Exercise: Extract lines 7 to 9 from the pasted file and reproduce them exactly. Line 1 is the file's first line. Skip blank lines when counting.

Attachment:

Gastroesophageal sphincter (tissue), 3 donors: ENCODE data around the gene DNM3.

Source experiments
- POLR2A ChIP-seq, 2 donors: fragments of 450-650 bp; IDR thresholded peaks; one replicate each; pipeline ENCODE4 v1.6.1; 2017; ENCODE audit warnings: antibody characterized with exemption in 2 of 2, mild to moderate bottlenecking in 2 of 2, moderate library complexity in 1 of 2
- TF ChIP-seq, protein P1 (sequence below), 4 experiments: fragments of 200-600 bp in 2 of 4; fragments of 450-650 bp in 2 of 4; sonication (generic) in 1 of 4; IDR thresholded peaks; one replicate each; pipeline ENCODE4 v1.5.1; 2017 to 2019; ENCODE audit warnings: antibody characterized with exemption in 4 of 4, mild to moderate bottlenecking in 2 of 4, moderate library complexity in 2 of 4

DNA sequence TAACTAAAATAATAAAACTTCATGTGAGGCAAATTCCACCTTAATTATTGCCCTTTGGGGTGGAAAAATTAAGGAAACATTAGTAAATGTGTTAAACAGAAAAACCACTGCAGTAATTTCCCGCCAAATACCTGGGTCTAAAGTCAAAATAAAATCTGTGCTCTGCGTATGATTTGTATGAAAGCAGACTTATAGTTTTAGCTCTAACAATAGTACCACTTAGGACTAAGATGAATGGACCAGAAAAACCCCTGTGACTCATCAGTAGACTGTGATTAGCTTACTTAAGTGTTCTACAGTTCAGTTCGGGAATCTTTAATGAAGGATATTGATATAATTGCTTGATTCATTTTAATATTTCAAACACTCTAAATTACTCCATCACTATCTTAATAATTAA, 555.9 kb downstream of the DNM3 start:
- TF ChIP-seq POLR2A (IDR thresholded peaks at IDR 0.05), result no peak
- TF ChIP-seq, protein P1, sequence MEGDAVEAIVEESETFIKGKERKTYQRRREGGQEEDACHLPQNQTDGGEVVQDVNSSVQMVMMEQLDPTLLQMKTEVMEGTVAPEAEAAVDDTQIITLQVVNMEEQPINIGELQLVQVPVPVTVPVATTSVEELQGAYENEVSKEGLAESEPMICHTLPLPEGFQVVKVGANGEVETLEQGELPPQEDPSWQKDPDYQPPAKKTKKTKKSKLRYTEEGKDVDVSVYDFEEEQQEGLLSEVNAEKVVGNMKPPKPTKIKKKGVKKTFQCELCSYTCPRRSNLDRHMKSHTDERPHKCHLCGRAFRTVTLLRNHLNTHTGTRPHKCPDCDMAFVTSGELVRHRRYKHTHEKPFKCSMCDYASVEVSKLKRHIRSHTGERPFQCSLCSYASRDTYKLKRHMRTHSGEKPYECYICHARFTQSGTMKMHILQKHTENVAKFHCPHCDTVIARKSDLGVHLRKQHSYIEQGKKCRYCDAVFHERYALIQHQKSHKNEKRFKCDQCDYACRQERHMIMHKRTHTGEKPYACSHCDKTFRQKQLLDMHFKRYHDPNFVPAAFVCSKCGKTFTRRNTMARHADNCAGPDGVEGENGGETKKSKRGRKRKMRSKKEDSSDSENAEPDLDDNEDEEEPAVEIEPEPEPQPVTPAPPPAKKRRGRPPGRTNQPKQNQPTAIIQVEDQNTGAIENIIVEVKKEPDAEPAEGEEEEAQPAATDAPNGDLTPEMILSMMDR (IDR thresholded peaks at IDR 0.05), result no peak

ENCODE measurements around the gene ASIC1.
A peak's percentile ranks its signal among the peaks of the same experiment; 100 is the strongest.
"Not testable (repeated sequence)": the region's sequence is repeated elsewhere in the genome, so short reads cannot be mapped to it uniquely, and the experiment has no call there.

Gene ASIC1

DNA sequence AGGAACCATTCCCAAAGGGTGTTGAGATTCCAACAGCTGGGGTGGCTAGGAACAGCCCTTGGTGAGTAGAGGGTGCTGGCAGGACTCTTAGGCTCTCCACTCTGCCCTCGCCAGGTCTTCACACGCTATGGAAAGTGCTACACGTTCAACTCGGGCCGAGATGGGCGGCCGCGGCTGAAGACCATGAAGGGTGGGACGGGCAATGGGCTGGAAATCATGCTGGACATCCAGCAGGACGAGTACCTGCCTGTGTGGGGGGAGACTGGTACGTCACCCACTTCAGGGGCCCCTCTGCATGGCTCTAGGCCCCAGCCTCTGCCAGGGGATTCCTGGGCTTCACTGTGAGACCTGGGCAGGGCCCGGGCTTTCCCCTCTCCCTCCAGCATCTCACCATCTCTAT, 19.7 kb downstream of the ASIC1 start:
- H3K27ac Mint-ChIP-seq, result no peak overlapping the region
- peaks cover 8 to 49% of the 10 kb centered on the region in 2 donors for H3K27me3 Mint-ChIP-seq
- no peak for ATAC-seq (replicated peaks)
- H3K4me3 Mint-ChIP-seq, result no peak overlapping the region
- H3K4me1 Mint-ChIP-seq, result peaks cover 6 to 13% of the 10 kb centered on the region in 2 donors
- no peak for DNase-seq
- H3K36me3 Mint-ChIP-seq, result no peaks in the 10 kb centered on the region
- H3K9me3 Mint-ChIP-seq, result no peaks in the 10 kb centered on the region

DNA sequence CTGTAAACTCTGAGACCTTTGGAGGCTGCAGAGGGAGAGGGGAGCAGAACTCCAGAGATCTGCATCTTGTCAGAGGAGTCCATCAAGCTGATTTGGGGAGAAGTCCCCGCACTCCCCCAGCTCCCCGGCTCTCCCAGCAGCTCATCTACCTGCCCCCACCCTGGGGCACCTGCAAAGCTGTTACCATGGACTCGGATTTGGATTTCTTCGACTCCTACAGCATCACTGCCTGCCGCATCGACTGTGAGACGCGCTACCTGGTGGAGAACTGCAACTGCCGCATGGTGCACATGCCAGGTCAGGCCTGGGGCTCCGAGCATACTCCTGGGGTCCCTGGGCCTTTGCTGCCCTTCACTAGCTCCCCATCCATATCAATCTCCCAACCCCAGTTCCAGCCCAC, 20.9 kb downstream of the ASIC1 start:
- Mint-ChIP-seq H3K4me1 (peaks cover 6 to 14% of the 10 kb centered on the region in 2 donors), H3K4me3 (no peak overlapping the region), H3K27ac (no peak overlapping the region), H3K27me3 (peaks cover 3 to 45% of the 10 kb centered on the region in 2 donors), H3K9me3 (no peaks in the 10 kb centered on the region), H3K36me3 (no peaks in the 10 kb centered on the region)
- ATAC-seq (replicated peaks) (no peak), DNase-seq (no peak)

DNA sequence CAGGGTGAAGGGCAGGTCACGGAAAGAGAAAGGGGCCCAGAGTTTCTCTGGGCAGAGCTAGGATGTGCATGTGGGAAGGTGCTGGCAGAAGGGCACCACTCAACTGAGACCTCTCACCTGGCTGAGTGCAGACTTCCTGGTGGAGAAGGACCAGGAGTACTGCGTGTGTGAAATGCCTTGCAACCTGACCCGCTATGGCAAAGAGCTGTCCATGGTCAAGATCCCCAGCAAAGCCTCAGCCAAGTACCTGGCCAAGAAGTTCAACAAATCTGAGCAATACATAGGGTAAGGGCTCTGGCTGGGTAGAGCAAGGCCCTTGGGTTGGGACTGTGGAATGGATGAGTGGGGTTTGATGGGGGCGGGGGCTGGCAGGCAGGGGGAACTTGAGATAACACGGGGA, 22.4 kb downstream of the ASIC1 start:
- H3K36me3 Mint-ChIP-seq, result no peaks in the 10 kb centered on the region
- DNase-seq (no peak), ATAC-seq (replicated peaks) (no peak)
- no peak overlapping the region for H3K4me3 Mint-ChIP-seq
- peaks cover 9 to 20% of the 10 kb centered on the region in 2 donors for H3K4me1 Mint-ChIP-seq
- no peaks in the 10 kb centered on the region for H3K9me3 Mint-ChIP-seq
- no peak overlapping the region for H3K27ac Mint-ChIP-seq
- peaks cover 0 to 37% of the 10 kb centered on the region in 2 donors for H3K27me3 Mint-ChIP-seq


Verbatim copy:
- TF ChIP-seq, protein P1, sequence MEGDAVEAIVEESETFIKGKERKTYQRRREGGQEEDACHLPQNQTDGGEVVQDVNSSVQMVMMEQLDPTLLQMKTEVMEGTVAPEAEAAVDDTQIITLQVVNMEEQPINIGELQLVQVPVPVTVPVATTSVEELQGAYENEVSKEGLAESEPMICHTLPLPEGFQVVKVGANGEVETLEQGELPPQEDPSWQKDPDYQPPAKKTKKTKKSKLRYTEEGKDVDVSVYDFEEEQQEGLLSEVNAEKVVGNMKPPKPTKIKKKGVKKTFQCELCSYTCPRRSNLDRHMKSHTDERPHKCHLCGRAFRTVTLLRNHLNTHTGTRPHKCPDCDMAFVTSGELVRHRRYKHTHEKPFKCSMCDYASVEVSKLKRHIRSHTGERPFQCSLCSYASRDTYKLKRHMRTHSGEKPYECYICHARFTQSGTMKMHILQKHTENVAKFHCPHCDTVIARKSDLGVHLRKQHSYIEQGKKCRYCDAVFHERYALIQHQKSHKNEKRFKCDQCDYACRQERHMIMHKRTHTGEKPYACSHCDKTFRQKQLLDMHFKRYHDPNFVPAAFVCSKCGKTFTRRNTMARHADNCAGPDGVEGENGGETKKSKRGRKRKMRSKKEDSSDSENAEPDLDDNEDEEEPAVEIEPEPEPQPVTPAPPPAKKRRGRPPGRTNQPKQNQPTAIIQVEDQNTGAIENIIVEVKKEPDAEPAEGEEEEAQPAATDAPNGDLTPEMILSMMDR (IDR thresholded peaks at IDR 0.05), result no peak

ENCODE measurements around the gene ASIC1.
A peak's percentile ranks its signal among the peaks of the same experiment; 100 is the strongest.